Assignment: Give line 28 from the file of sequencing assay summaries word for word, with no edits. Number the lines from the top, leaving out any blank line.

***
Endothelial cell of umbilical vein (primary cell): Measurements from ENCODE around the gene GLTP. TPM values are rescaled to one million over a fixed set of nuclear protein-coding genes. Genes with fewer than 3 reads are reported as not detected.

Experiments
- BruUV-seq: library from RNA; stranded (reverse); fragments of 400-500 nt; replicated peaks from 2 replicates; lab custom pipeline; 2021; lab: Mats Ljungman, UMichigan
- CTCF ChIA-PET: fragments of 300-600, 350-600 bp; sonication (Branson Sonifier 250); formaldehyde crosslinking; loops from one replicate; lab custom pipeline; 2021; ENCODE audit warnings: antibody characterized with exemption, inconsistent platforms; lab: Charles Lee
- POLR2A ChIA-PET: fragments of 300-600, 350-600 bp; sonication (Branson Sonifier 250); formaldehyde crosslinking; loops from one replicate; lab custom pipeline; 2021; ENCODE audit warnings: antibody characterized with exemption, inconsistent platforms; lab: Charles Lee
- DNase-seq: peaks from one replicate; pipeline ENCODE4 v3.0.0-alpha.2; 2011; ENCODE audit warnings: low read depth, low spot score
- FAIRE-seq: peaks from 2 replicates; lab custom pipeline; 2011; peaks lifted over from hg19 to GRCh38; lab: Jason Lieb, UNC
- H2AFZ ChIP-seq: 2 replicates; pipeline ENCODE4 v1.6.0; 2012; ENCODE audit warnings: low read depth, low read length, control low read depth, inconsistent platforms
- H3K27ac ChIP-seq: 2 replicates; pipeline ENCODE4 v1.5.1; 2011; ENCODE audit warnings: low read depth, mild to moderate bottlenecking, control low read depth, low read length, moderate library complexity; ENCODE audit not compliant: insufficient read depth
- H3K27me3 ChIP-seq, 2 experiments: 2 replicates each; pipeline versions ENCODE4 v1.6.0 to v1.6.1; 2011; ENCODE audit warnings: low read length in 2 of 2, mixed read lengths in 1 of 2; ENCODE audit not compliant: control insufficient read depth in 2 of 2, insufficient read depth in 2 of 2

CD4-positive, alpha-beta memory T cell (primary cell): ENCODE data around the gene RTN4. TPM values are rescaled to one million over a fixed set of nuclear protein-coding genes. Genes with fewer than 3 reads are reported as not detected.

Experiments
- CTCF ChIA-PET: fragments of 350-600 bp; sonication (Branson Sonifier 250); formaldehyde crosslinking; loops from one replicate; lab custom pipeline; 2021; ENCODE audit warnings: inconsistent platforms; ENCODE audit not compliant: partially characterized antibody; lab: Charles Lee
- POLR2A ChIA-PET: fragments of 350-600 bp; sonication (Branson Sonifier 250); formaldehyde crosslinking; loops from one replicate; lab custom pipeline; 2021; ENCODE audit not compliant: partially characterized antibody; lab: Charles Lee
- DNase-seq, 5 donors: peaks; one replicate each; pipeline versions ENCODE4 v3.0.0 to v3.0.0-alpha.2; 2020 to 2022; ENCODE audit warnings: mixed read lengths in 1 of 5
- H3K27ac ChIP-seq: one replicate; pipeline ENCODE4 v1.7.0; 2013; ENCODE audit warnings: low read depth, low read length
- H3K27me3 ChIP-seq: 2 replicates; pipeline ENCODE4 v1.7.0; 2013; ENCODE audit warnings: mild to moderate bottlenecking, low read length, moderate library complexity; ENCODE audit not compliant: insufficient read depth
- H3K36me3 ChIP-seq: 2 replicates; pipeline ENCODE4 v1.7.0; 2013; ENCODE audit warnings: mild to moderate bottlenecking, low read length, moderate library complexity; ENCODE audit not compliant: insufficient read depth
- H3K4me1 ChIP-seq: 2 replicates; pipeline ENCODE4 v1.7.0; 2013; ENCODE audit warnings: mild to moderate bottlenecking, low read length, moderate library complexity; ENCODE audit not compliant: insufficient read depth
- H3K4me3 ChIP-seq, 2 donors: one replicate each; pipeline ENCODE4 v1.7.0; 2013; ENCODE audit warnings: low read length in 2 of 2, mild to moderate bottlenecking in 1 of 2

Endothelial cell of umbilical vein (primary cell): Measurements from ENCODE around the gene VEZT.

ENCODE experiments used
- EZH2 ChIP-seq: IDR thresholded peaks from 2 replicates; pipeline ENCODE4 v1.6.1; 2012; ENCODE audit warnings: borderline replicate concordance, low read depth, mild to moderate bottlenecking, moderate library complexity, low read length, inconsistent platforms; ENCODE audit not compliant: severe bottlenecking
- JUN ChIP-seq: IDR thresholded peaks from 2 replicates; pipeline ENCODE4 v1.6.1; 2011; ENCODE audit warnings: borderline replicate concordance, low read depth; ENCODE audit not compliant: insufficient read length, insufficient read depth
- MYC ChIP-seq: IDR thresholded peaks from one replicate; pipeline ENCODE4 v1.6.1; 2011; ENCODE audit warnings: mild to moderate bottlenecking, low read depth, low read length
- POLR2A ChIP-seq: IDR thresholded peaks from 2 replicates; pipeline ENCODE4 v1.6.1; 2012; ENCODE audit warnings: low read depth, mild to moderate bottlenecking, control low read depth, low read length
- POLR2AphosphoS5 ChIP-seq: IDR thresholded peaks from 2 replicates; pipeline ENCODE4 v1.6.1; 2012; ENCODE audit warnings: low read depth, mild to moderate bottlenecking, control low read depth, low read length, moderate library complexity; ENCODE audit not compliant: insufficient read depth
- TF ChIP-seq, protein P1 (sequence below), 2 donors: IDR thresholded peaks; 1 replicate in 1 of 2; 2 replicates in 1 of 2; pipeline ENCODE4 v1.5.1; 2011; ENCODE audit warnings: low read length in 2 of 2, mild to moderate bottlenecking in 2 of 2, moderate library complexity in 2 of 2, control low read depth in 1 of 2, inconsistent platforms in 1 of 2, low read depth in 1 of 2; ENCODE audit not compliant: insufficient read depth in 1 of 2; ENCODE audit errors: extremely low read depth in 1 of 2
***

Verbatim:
- TF ChIP-seq, protein P1 (sequence below), 2 donors: IDR thresholded peaks; 1 replicate in 1 of 2; 2 replicates in 1 of 2; pipeline ENCODE4 v1.5.1; 2011; ENCODE audit warnings: low read length in 2 of 2, mild to moderate bottlenecking in 2 of 2, moderate library complexity in 2 of 2, control low read depth in 1 of 2, inconsistent platforms in 1 of 2, low read depth in 1 of 2; ENCODE audit not compliant: insufficient read depth in 1 of 2; ENCODE audit errors: extremely low read depth in 1 of 2